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    Have you tried working with a coach or friend, or looking at photos, to compare your left vs right body position to see what you are doing differently? Or is there a strength issue on that side? In the absence of any other info I'd look at how you are holding the throttle, as rolling on the gas as the biggest difference between lefts and rights. Are you doing something awkward with your arm, shoulder, or body to give yourself room to twist the throttle? Have you tried the "screwdriver" grip on the throttle to help prevent your wrist getting bound up when trying to roll on hard?
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    Certainly the race tire will have more grip and be better for the track. Using a 400 mile worn street tire is not a good option for the track. I would use the Race Tire on the track and then go back to your street Q3 for the street.
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    The problem is that we are comparing things that are very different in nature: Steering geometry modification and throttle control. Steering geometry modification: Motorcycle steering has some built-in dynamic stability, just like the front wheels of a shopping cart. The front wheel steers around an axis that is always ahead of its point of contact with the pavement (distance that is named trail), which naturally straightens the steering up to follow a straight line, especially when the tire is disturbed by a road bump. Bigger trail makes the bike harder to deviate from a straight line, especially at high speeds, and vice-versa. Riders who prefer a lighter-quicker steering modify the geometry of the suspension in order to reduce that trail distance, while sacrificing some natural stability. When doing so by reducing the caster or rake angle in a few degrees, there is slight re-distribution of the weight over the tires, which is very small (about 5% of the total weight moves towards the front suspension for a reduction of rake angle of 3 degrees). Throttle control: By opening your throttle more or less, you have the dynamic ability of loading the front suspension and the smaller front contact patch with any weight magnitude between 0% and 50% of the total weight of the bike and rider, which makes a big difference respect to the fixed weight transfer discussed above (5%). Even more, by accelerating and braking hard you are simultaneously modifying the pitch attitude of the frame and that rake angle, and consequently making the steering heavier (accelerating: tail down-nose up) or lighter (barking: nose down-tail up). When you are turning at a fast rate and with a lot of lean angle, what of the two following extreme situations will keep your tires farther from a possible slide and crash: on the front brake or on the gas? And why? Chapter #3 explains the link between throttle control, suspension and traction. The rules of throttle control not only put the proper percentage of weight on the front tire, but put the front suspension to work in the more beneficial range and keep the pitch and height of the chassis as it should for stability and ground clearance.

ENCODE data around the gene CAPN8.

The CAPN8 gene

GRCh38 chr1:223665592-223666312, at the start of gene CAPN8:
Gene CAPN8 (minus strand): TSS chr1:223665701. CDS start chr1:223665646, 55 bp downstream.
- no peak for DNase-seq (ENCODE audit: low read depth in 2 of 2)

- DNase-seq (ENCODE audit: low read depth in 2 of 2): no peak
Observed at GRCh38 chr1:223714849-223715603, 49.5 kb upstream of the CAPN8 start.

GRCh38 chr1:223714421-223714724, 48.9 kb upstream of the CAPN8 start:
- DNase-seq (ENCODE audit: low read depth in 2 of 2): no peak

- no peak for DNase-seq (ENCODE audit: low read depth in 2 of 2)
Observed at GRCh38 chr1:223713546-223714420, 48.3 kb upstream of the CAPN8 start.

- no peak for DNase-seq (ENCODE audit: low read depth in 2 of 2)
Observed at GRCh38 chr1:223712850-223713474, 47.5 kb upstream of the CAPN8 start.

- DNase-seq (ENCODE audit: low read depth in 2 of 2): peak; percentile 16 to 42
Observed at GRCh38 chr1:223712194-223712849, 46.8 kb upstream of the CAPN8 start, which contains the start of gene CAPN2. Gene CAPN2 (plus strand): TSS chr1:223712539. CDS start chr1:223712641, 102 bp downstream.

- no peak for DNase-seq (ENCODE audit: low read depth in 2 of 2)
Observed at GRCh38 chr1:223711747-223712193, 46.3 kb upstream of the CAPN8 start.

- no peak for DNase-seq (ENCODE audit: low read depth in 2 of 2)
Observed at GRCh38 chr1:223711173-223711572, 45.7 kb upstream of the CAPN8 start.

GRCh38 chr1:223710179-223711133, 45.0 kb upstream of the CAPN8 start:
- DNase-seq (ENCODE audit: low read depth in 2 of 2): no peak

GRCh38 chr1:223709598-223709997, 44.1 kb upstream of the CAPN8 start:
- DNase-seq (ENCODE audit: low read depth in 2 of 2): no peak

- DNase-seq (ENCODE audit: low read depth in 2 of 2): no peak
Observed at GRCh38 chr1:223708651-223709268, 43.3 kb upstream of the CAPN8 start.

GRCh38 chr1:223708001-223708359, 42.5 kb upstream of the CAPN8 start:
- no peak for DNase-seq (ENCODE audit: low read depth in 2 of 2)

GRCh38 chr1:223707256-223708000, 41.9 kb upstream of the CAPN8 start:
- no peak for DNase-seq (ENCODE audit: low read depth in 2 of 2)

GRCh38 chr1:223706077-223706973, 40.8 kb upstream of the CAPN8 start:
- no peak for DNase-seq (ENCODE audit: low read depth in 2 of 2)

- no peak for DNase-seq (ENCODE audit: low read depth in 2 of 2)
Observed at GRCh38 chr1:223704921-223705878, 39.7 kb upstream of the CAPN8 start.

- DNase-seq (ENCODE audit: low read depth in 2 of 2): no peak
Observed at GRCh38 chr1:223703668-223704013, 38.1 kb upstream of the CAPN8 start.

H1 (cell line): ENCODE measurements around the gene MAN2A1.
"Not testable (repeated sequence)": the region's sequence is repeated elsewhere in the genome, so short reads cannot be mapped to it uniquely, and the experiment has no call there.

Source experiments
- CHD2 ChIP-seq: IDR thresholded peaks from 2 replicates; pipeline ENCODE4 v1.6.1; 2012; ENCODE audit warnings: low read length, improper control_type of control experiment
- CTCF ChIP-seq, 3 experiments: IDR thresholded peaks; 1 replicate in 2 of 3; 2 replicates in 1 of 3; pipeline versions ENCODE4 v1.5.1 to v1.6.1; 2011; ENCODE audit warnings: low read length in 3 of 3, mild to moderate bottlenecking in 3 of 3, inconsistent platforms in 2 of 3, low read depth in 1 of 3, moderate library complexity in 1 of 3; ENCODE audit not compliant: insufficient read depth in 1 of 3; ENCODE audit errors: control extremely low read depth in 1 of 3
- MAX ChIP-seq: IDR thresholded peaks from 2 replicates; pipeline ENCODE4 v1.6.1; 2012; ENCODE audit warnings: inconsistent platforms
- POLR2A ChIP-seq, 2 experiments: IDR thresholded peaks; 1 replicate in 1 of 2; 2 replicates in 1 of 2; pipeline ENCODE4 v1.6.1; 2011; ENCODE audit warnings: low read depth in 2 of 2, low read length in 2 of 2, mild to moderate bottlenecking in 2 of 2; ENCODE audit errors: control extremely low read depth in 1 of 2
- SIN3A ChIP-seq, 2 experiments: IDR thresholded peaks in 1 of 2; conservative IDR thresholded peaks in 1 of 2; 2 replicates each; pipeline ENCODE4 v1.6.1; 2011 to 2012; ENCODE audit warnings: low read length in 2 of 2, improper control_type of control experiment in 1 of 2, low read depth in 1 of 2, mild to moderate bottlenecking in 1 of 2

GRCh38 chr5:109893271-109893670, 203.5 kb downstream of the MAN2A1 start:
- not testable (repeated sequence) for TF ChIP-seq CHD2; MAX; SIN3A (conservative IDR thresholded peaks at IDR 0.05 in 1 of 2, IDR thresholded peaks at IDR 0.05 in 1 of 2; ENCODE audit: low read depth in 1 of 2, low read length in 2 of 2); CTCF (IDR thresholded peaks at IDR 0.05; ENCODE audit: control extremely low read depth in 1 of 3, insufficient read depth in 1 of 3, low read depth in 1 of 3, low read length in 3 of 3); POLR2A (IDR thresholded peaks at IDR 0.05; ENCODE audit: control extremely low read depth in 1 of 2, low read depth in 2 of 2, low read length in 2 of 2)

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    S1000RR only 160# lighter. Must have titanium front forks, magnisium frame, ECU that takes on the fly verbal commands, 3" narrower seat, with 1 1/4" less padding, cornering headlamps, self heating elements on axles to feed heat lined carbon wheels (eliminates need for tiee warmers by heating the wheel and tire casing from the inside), red, white and blue everything, and a voice activated digital readout to talk to riders or students behind you.